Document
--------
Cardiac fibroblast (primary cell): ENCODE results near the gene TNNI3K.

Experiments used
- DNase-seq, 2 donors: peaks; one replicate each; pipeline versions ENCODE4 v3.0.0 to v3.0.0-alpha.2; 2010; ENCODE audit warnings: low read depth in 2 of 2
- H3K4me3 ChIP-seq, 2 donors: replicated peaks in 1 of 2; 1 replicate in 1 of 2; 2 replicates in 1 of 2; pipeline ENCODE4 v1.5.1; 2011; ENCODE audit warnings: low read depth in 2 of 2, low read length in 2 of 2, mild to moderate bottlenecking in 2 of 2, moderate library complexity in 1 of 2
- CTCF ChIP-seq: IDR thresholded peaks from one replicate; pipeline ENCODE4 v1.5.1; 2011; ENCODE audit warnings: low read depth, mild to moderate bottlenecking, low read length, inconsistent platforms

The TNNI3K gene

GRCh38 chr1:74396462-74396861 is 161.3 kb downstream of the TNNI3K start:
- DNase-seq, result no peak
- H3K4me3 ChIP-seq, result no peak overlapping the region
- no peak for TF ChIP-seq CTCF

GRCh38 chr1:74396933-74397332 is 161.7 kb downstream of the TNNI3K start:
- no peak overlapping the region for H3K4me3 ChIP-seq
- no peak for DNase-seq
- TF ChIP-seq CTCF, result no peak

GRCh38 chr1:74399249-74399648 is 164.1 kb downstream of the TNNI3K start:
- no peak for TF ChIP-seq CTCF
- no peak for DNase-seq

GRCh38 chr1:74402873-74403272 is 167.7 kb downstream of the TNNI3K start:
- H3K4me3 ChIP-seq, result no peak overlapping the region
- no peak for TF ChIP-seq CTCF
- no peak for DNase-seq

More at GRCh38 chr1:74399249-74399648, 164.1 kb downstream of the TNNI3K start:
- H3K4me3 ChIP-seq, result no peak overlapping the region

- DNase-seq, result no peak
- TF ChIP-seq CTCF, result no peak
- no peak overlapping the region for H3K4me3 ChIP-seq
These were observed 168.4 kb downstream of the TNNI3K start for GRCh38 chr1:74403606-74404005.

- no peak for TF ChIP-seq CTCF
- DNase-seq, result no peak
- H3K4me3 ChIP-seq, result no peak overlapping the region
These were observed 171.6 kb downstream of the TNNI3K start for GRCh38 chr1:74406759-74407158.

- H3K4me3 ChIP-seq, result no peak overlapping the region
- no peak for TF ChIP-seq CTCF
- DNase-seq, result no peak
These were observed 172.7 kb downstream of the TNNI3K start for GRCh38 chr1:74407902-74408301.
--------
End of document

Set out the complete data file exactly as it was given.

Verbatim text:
Cardiac fibroblast (primary cell): ENCODE results near the gene TNNI3K.

Experiments used
- DNase-seq, 2 donors: peaks; one replicate each; pipeline versions ENCODE4 v3.0.0 to v3.0.0-alpha.2; 2010; ENCODE audit warnings: low read depth in 2 of 2
- H3K4me3 ChIP-seq, 2 donors: replicated peaks in 1 of 2; 1 replicate in 1 of 2; 2 replicates in 1 of 2; pipeline ENCODE4 v1.5.1; 2011; ENCODE audit warnings: low read depth in 2 of 2, low read length in 2 of 2, mild to moderate bottlenecking in 2 of 2, moderate library complexity in 1 of 2
- CTCF ChIP-seq: IDR thresholded peaks from one replicate; pipeline ENCODE4 v1.5.1; 2011; ENCODE audit warnings: low read depth, mild to moderate bottlenecking, low read length, inconsistent platforms

The TNNI3K gene

GRCh38 chr1:74396462-74396861 is 161.3 kb downstream of the TNNI3K start:
- DNase-seq, result no peak
- H3K4me3 ChIP-seq, result no peak overlapping the region
- no peak for TF ChIP-seq CTCF

GRCh38 chr1:74396933-74397332 is 161.7 kb downstream of the TNNI3K start:
- no peak overlapping the region for H3K4me3 ChIP-seq
- no peak for DNase-seq
- TF ChIP-seq CTCF, result no peak

GRCh38 chr1:74399249-74399648 is 164.1 kb downstream of the TNNI3K start:
- no peak for TF ChIP-seq CTCF
- no peak for DNase-seq

GRCh38 chr1:74402873-74403272 is 167.7 kb downstream of the TNNI3K start:
- H3K4me3 ChIP-seq, result no peak overlapping the region
- no peak for TF ChIP-seq CTCF
- no peak for DNase-seq

More at GRCh38 chr1:74399249-74399648, 164.1 kb downstream of the TNNI3K start:
- H3K4me3 ChIP-seq, result no peak overlapping the region

- DNase-seq, result no peak
- TF ChIP-seq CTCF, result no peak
- no peak overlapping the region for H3K4me3 ChIP-seq
These were observed 168.4 kb downstream of the TNNI3K start for GRCh38 chr1:74403606-74404005.

- no peak for TF ChIP-seq CTCF
- DNase-seq, result no peak
- H3K4me3 ChIP-seq, result no peak overlapping the region
These were observed 171.6 kb downstream of the TNNI3K start for GRCh38 chr1:74406759-74407158.

- H3K4me3 ChIP-seq, result no peak overlapping the region
- no peak for TF ChIP-seq CTCF
- DNase-seq, result no peak
These were observed 172.7 kb downstream of the TNNI3K start for GRCh38 chr1:74407902-74408301.